Something Completely Different is Good


And now...

When something is not working out or has not yet delivered, we often try harder. Is that your typical approach? Martha Beck, bestselling author of Way of Integrity, says, "Most of my clients, once they've admitted that their lives aren't really working, try to fix the problem by doing everything they've always done, but harder."

I know that when I set a goal, I persistently pursue it. Relentlessly! I buckle down and work harder, longer, and hopefully more creatively. Most times it delivers. But what if it doesn't?

Consider the mantra, "And now for something completely different." It's from Monty Python, the British surreal comedy troupe that created the sketch comedy television show, Monty Python's Flying Circus. What is the 'completely different' for you?

Assess Progress

This is the time to Assess Progress. During this state of the four-phase Pursuit of Passionate Purpose process, you assess how things are going and, depending on the answer, you determine what's next. You may continue pursuing a passionate purpose, with or without mid-course adjustments. Alternatively, you may determine, with or without making the goal, to move on.

My Path

I recall pursuing my first entrepreneurial venture, Radish 1.0. There came a time when our original business model was not delivering big enough or fast enough. We pivoted to a new approach. This allowed us to attract significant partners and eventually set the stage for a good exit.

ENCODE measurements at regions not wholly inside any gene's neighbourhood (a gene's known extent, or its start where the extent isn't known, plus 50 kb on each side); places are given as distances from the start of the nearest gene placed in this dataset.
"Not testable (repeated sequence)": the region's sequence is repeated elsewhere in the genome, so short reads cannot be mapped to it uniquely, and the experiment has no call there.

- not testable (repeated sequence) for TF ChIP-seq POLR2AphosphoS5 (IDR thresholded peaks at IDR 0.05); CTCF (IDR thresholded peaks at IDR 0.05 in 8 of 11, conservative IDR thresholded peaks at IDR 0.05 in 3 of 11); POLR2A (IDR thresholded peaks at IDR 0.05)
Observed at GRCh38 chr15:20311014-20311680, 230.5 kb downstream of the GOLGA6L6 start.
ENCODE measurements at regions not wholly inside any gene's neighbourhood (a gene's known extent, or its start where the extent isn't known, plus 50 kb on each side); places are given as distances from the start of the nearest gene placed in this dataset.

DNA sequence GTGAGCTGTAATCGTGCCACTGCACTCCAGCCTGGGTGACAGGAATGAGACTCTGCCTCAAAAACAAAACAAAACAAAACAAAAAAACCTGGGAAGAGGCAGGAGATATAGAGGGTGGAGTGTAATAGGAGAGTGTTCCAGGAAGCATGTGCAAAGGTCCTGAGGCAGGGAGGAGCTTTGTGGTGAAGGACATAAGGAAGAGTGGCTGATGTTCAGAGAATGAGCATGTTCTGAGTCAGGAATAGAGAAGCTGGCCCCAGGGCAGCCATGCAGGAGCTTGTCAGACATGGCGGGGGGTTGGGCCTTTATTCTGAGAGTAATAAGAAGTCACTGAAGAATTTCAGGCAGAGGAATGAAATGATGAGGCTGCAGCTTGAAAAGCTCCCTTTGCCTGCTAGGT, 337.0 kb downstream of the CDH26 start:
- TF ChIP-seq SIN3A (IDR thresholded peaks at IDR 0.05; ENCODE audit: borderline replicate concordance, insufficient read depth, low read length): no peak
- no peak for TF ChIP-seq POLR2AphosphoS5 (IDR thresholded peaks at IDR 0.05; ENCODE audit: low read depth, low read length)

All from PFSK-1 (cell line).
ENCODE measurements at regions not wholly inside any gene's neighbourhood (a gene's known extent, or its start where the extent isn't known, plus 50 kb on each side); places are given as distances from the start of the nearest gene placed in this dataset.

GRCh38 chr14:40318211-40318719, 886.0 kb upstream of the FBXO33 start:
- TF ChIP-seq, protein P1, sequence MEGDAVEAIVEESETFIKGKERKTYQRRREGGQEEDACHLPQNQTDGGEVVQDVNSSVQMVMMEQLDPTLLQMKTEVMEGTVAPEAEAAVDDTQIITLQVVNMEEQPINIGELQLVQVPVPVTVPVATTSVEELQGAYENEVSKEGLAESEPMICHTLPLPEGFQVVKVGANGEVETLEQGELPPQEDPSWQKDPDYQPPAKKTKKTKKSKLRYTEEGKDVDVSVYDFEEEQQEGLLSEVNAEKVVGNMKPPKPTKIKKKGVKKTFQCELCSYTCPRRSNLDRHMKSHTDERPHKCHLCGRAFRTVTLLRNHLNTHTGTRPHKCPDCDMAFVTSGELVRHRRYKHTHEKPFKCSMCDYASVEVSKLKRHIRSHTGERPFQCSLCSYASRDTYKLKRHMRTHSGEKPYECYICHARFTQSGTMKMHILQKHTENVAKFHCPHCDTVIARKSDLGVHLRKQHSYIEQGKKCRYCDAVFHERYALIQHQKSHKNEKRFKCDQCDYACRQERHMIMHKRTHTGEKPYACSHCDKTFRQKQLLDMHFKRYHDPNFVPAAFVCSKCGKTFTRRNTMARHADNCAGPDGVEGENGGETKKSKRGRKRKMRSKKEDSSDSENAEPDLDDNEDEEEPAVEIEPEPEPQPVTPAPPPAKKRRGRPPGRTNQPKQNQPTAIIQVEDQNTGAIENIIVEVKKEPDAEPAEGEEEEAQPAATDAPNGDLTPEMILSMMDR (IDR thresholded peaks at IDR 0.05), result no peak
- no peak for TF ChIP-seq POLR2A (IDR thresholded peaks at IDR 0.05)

However, as the co-founder, I began to experience personal challenges in this new environment. I felt I couldn't live true to my own highest convictions anymore. I perceived that my core value of integrity was being compromised. I tried to change the situation, but couldn't. I tried to live with the situation, but couldn't. I finally made the difficult decision to leave my Radish baby and move on. I did not die. Radish did not die. Rather in the end, it opened the opportunity for me to finally get pregnant and deliver on the Baby Plan. It brought our true baby, Annie. Oh joy!

And more recently, since leaving the State of Colorado CIO position, I've been consulting, speaking, helping Radish 2.0, volunteering with US Digital Response, and serving as a Trustee for Western Colorado University — while still being open to other opportunities to contribute. My sense, however, is that now may be time for something completely different. Stay tuned.

Practical Pointers

ASSESS. Use your favorite assessment method to determine how things are going. One of the simple measures is pleasure versus pain. Are you smiling or are you sighing?
APPRECIATE. Once you recognize some progress or a successful step, then appreciate it. Rewards, recognition, and celebration are ways to be grateful. Thank yourself, other people, and spiritual forces that are helping you along the way.
ALLOW. Consider the surrender suggestions from Martha Beck's Way of Integrity, which I realize are so consistent with the Allowing Strategy in Pursuit of Passionate Purpose. Realize that you have no control over anything. Focus on the present. Just be. Try saying these affirmations while you breathe in and out: "I allow everything in the universe to be as it is in this moment. I surrender all resistance to the universe being as it is in this moment."